INTRODUCTION: Vigorous and prolonged exercise such as marathon running increases inflammatory markers and the risk of upper respiratory illness (URI) in athletes. Nutritional supplements are being tested as countermeasures of exercise-induced inflammation and immune dysfunction. METHODS: In this prospective randomized, double-blind, placebo-controlled Phase I trial, healthy male runners (N = 138, age 42 ± 11 y) were supplemented with rutoside (600-1200 mg/day) and hydrolytic enzymes (540-1,080 mg/day bromelain, 288-576 mg/day trypsin) (WOB) or placebo (PL) for one week before and two weeks after the Munich Marathon 2013...
October 6, 2016: Medicine and Science in Sports and Exercise
L Maïmoun, F Paris, O Coste, C Sultan
Participation in recreational physical activity is widely acknowledged to provide significant health benefits. Conversely, intense training imposes several constraints, such as intermittent or chronic metabolic and psychogenic training stressors and maintenance of very low body fat to maximize performance. Adolescent and adult athletic women are therefore at risk of overtraining and/or poor dietary intake, which may have several consequences for endocrine function particularly on hypothalamic-pituitary-gonadal axis...
October 14, 2016: Gynécologie, Obstétrique & Fertilité
Hiral Shah, Emiliano Albanese, Cynthia Duggan, Igor Rudan, Kenneth M Langa, Maria C Carrillo, Kit Yee Chan, Yves Joanette, Martin Prince, Martin Rossor, Shekhar Saxena, Heather M Snyder, Reisa Sperling, Mathew Varghese, Huali Wang, Marc Wortmann, Tarun Dua
At the First WHO Ministerial Conference on Global Action Against Dementia in March, 2015, 160 delegates, including representatives from 80 WHO Member States and four UN agencies, agreed on a call for action to reduce the global burden of dementia by fostering a collective effort to advance research. To drive this effort, we completed a globally representative research prioritisation exercise using an adapted version of the Child Health and Nutrition Research Initiative method. We elicited 863 research questions from 201 participants and consolidated these questions into 59 thematic research avenues, which were scored anonymously by 162 researchers and stakeholders from 39 countries according to five criteria...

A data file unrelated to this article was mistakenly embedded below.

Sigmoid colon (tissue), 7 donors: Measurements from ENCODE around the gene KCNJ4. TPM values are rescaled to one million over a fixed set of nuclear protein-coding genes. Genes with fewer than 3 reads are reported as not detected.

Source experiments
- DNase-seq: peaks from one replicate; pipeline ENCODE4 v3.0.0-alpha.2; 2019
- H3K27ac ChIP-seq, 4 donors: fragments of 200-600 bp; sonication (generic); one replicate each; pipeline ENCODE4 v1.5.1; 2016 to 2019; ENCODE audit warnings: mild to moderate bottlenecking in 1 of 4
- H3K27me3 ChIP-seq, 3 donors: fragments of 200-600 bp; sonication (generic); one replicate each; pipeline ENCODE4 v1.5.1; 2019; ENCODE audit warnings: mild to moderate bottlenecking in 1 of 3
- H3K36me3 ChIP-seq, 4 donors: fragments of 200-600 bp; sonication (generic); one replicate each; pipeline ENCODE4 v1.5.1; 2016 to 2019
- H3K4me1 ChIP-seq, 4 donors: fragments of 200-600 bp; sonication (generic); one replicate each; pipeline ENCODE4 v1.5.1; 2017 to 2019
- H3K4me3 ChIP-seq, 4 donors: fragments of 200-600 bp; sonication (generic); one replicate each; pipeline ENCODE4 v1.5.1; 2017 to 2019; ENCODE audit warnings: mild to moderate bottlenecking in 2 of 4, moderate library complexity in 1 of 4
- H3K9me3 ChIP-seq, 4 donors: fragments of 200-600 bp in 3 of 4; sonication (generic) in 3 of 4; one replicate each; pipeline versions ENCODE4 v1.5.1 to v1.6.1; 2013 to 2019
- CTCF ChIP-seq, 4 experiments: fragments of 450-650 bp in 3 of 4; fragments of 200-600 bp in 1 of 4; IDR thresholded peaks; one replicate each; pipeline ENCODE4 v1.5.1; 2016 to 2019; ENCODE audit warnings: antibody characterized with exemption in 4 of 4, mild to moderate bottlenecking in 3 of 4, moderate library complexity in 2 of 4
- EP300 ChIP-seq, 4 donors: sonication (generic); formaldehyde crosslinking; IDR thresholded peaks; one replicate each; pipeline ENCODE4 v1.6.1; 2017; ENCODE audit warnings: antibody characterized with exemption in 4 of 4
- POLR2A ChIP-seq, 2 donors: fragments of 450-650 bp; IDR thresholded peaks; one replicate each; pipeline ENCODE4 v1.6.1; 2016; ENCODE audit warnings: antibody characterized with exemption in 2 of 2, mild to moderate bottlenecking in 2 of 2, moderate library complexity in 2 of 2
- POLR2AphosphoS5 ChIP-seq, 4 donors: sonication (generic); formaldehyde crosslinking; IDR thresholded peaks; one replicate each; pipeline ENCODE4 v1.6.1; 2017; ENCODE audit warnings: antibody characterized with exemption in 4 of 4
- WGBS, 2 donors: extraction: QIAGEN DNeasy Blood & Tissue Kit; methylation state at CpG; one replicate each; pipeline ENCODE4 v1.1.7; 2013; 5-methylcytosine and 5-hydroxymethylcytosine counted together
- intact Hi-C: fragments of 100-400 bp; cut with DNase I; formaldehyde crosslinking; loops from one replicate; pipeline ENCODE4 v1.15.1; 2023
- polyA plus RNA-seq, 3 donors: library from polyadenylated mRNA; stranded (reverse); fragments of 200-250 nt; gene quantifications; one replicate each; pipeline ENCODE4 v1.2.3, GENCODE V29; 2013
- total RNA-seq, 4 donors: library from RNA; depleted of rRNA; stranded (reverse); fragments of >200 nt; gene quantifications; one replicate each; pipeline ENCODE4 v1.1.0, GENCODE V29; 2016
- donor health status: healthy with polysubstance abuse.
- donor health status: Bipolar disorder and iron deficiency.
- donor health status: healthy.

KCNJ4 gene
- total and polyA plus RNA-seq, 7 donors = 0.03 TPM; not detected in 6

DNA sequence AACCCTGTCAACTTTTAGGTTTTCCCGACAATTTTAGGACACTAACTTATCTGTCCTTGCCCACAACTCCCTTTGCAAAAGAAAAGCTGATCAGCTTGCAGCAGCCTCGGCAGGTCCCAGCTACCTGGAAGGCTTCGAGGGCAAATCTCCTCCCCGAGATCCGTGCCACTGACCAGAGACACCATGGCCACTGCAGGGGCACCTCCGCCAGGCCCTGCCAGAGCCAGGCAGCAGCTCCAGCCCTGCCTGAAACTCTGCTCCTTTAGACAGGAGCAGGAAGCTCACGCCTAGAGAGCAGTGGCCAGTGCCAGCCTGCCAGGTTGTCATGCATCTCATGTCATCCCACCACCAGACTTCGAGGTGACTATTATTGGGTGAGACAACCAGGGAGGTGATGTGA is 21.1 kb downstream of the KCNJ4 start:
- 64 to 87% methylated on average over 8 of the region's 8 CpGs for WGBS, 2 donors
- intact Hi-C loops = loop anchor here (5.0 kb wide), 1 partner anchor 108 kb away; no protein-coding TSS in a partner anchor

November 2016: Lancet Neurology
Ligia J Dominguez, Mario Barbagallo
PURPOSE OF REVIEW: Physical and cognitive frailty are interrelated and synergistic syndromes more frequently seen in old age, which represent intermediate stages between aging successfully and disability. Poor nutrition is a fundamental determinant for both conditions, while various dietary components are proposed to prevent and/or improve them. This updated review discusses the possible influence of nutritional factors on cognitive frailty and its potential mediators. RECENT FINDINGS: Oxidative stress, low-grade systemic inflammation, neuroinflammation, and altered autophagy, all associated with obesity, metabolic syndrome and insulin resistance, are proposed mechanisms to explain the influence of nutrition on cognitive health...
September 28, 2016: Current Opinion in Clinical Nutrition and Metabolic Care
Hailee L Wingfield, Abbie E Smith-Ryan, Malia N Melvin, Erica J Roelofs, Eric T Trexler, Anthony C Hackney, Mark A Weaver, Eric D Ryan
BACKGROUND: The purpose of this study was to examine the effect of exercise modality and pre-exercise carbohydrate (CHO) or protein (PRO) ingestion on post-exercise resting energy expenditure (REE) and respiratory exchange ratio (RER) in women. METHODS: Twenty recreationally active women (mean ± SD; age 24.6 ± 3.9 years; height 164.4 ± 6.6 cm; weight 62.7 ± 6.6 kg) participated in this randomized, crossover, double-blind study. Each participant completed six exercise sessions, consisting of three exercise modalities: aerobic endurance exercise (AEE), high-intensity interval running (HIIT), and high-intensity resistance training (HIRT); and two acute nutritional interventions: CHO and PRO...